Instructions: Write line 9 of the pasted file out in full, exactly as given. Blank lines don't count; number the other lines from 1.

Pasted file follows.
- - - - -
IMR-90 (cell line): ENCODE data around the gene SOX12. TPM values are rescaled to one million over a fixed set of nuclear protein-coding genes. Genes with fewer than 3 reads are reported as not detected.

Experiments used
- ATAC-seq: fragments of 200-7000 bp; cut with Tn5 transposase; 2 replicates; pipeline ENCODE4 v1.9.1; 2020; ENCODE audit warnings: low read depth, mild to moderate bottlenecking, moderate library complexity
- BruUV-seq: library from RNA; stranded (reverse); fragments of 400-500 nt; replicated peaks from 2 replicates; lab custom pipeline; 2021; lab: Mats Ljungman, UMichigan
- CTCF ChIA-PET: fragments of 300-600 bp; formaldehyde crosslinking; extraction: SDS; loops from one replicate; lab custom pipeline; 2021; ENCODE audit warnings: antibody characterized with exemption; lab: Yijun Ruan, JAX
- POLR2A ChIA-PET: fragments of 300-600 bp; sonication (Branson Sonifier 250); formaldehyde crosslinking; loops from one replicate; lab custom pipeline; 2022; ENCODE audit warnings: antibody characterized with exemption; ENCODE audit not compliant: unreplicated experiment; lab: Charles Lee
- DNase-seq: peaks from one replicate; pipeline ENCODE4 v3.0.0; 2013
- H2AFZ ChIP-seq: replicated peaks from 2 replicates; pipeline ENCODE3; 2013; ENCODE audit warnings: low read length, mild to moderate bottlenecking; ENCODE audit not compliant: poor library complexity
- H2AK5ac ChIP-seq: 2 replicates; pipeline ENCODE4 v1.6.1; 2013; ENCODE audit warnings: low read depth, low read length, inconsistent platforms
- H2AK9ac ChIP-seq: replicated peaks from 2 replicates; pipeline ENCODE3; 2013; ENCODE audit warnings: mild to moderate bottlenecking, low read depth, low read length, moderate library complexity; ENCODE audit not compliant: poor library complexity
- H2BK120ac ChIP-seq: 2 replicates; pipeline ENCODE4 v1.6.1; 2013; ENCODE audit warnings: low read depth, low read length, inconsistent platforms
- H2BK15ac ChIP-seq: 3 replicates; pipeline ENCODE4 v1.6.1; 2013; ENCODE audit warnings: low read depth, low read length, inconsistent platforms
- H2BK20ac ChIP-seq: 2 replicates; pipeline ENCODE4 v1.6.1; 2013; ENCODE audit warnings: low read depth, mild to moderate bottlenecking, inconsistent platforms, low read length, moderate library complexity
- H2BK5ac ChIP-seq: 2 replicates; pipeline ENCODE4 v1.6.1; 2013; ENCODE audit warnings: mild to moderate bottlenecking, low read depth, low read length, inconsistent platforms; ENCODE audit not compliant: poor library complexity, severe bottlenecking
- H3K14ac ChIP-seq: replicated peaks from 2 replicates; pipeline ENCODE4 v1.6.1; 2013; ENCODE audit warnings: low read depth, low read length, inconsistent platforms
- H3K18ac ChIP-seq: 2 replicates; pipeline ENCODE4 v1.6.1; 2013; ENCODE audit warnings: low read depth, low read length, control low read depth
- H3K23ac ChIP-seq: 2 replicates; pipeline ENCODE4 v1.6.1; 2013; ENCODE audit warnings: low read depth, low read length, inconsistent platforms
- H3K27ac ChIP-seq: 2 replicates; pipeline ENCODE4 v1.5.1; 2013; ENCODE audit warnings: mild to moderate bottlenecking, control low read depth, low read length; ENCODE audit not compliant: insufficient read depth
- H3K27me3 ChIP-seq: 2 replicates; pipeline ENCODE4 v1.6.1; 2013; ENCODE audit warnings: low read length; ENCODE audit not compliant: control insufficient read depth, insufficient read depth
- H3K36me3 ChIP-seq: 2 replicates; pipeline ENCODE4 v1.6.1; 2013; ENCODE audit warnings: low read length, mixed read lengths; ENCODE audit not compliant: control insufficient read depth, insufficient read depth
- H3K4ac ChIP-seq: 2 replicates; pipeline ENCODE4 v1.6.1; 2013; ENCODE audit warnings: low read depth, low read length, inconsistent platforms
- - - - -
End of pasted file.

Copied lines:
- H2AK5ac ChIP-seq: 2 replicates; pipeline ENCODE4 v1.6.1; 2013; ENCODE audit warnings: low read depth, low read length, inconsistent platforms